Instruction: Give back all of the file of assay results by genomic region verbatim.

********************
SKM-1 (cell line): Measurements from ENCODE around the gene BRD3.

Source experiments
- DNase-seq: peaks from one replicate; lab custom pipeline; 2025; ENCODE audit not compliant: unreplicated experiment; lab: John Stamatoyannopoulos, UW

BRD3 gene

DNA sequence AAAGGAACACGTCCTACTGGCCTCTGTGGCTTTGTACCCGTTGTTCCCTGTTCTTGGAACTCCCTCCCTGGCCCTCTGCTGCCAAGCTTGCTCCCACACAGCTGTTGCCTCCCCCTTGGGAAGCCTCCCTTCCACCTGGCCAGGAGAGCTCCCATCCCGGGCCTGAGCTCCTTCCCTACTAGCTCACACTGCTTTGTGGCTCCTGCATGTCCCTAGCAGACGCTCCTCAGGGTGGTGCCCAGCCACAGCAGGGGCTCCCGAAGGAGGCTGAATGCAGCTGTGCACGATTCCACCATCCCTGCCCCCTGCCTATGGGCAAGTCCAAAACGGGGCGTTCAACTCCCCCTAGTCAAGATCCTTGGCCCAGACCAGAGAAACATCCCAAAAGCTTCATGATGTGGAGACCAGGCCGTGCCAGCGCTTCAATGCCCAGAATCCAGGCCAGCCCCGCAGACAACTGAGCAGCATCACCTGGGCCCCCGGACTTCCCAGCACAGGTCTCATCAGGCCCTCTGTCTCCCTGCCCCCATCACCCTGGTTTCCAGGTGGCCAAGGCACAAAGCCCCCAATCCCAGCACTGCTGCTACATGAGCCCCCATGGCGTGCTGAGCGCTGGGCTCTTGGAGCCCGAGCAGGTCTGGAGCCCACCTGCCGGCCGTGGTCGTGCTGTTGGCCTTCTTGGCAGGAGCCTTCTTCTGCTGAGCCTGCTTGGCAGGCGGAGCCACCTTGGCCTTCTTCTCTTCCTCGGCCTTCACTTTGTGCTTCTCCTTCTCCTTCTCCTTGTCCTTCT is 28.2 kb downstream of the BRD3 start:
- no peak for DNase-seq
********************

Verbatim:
SKM-1 (cell line): Measurements from ENCODE around the gene BRD3.

Source experiments
- DNase-seq: peaks from one replicate; lab custom pipeline; 2025; ENCODE audit not compliant: unreplicated experiment; lab: John Stamatoyannopoulos, UW

BRD3 gene

DNA sequence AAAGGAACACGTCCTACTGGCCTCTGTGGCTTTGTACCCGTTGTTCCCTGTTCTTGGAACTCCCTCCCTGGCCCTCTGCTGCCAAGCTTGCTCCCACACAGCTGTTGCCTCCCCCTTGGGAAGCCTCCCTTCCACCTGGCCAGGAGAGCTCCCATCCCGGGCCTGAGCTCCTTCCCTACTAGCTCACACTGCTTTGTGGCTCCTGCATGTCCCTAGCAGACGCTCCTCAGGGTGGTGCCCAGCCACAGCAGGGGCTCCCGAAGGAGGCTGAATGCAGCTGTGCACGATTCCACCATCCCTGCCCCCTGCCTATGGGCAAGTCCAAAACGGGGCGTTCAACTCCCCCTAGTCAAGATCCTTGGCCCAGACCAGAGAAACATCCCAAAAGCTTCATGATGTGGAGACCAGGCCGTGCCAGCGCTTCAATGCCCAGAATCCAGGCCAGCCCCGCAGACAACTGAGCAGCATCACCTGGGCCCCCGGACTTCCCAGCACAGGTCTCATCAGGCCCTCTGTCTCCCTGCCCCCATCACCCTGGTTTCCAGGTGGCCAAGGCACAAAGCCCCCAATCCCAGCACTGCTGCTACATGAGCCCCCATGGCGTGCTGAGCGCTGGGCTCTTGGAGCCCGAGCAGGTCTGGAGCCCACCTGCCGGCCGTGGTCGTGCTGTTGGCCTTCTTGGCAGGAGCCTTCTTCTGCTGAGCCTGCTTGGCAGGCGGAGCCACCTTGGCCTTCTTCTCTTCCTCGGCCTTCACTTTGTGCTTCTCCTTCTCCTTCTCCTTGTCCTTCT is 28.2 kb downstream of the BRD3 start:
- no peak for DNase-seq